For the Journey Home

Posted by Webster 
Every time I watch “The Journey Home” on EWTN, I learn more reasons why I did not become Catholic. Which is to say, I realize more deeply how quirky and individual my own journey has been. And I gain renewed respect for the intellectual and spiritual depth of other Catholic converts, who frankly had better reasons than I did.

Last night was no exception. Marcus Grodi’s two-part show (the second part to be shown next week) featured interviews with three American Catholic priests who had converted as married Anglican clergymen: Frs. Eric Bergman, Dwight Longenecker, and Ray Ryland. The occasion for this show was the Vatican’s recent opening to the Anglican communion.

It is one thing to have converted, as I did, through the intercession of movies, angels, Popes, musicals, rosaries, pastors, a loving wife, a grandmother named Mary, mentors, amazing women, books, saints, other miscellaneous fragments of Christian culture, and the enduring love of God. (Can you spell personal-history linkathon?)

But these guys—Fathers Eric, Dwight, and Ray—they have deeply considered reasons for having converted, complex ideas they had to struggle to come to terms with as highly educated and passionately committed Anglicans. What an impressive trio! I am proud to be considered one of their company as a fellow convert, though I am not worthy to wash their theological feet.

The idea that came like a revelation to me last night—you’ll laugh at my ignorance—is that these three priests converted, bottom line, because each came to realize that in the Anglican or Episcopal Church, there is no ultimate authority. No Pope, no Catechism. So we are left with the sad spectacle of the entire Anglican experiment in America (called Episcopalian after the Revolution to distinguish it from the British experiment) splintering likc kindling under the axe of Paul Bunyan.

If I were still an Episcopalian today, as I was over 40 years ago, I don’t know what I would do.

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  • I love The Journey Home. For people who don't have EWTN, you can listen to it in podcast form from the EWTN website.Father Longenecker has a fantastic blog at

  • EPG

    Webster wrote (in part): "If I were still an Episcopalian today, as I was over 40 years ago, I don’t know what I would do."As you know, I am an Episcopalian (although, given the current state of the Episcopal Church, I more often call myself an Anglican), and I do not know what I am going to do, except . . . Take it day by day, week by week, for the most part. Think a lot (although I should probably pray more than merely think). Visit Catholic parishes. Talk to a lot of Catholics, both in person and in forums such as this. Visit Orthodox churches. Talk to Orthodox Christians (not that there are many in my neck of the woods). Pray some more. Think some more. Read some more. Ponder what Rome's recent overture to certain Anglicans may mean here, on the Gulf Coast of Florida. Consider the examples of those interviewed. Consider also the examples of three Episcopal bishops who were recieved in the Catholic church within the span of twelve months — the bishops of Albany, Rio Grande, and my own diocese of Southwest Florida. When I'm not visiting Catholic or Orthodox parishes, keep attending at Episcopal parishes that haven't gone too far off the rails. Keep praying. Learn to pray better.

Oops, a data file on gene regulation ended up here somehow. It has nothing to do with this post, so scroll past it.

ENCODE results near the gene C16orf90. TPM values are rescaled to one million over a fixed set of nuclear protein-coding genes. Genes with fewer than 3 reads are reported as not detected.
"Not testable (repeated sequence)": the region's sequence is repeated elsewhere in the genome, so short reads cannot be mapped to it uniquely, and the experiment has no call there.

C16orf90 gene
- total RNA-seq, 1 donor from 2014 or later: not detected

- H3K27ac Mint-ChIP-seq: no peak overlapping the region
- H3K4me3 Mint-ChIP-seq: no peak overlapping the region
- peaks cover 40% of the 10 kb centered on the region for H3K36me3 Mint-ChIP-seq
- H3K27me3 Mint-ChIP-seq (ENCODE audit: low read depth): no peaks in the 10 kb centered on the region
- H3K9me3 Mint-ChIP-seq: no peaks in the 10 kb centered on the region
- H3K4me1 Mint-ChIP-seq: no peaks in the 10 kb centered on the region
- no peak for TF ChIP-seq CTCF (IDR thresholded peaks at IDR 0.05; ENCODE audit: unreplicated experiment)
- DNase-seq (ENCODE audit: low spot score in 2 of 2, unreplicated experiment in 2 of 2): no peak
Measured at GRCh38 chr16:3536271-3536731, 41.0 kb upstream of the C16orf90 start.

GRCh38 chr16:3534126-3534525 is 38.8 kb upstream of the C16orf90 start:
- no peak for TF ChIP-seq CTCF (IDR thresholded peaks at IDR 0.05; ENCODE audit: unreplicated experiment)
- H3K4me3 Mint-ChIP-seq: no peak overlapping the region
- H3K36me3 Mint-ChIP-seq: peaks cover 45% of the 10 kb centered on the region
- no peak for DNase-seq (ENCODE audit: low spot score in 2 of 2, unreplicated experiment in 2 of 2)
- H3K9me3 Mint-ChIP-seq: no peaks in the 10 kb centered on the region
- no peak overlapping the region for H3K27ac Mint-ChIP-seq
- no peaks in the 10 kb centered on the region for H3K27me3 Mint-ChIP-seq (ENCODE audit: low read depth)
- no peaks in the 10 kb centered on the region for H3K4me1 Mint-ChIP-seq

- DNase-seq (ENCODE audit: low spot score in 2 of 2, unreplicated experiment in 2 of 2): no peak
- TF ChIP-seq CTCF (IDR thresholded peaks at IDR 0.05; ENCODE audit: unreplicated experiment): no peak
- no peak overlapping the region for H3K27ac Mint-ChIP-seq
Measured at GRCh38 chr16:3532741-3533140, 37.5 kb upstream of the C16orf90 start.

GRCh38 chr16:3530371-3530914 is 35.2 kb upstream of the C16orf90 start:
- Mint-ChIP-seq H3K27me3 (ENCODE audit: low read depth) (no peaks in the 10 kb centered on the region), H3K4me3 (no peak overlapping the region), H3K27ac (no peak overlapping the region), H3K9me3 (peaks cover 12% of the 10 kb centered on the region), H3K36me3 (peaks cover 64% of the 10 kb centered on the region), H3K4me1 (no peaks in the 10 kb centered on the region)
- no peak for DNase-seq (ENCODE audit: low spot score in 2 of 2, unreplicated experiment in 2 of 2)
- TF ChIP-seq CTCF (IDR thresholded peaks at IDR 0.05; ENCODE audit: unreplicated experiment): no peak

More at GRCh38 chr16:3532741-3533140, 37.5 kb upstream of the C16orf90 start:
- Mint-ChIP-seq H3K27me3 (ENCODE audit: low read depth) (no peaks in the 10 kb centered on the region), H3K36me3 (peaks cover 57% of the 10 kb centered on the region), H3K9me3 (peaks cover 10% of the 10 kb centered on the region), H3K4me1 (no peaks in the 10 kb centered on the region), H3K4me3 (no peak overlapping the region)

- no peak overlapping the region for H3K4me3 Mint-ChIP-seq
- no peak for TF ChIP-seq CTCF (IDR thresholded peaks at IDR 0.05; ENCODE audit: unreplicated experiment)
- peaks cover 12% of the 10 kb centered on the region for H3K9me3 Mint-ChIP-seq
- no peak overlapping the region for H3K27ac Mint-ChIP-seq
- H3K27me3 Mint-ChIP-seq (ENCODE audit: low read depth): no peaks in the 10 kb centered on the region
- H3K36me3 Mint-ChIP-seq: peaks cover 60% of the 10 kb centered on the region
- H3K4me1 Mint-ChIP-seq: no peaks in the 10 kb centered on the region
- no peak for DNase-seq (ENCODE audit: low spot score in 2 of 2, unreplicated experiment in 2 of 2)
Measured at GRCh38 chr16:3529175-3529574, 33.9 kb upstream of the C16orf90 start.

• Warren Jewell

    It's all the same, Brother Webster. We become His when we encounter Him as Truth. We sometimes don't even see our reasons because they are mainly His, that He has so generously bestowed upon us.You know, every confession is a new conversion to our Lord. Maybe a definition of 'devout' is 'converting over and over again'. We drifted away, and now He has brought us back. We went prodigal, but we're not going to have to live with swine or live on swine leftovers. He's having a big party for us, once again.Truth sets us free to say 'Yes' over and over again to Him. And, we all either search for truth, or die so horribly for not trying.

  • Webster Bull

    EPG, ThanksI thought of you while writing this post. Your comment is thoughtful and generous, as always.

  • Webster Bull

    And to Warren—Yes, it is all the same, which is why my list of influences ends with "the enduring love of God." Everything else is commentary. And what a beautiful thought you offer, Warren–that “every confession is a new conversion to our Lord.” That will get me to confession this week!

  • Webster, I am firmly convinced that each person's journey to Rome is unique to him- or herself — that our Lord loves us enough to draw us onward in the right way for each.That said, I love reading the accounts of others' conversions — and I've found much that is very helpful at Fr. Longenecker's website and his blog, Standing on My Head (the phrase is from Chesterton and appears in your Comments of the Week, below).

  • Webster Bull

    Thanks, Laura. Fr. Longenecker is a very impressive fellow, and I will check out his blog.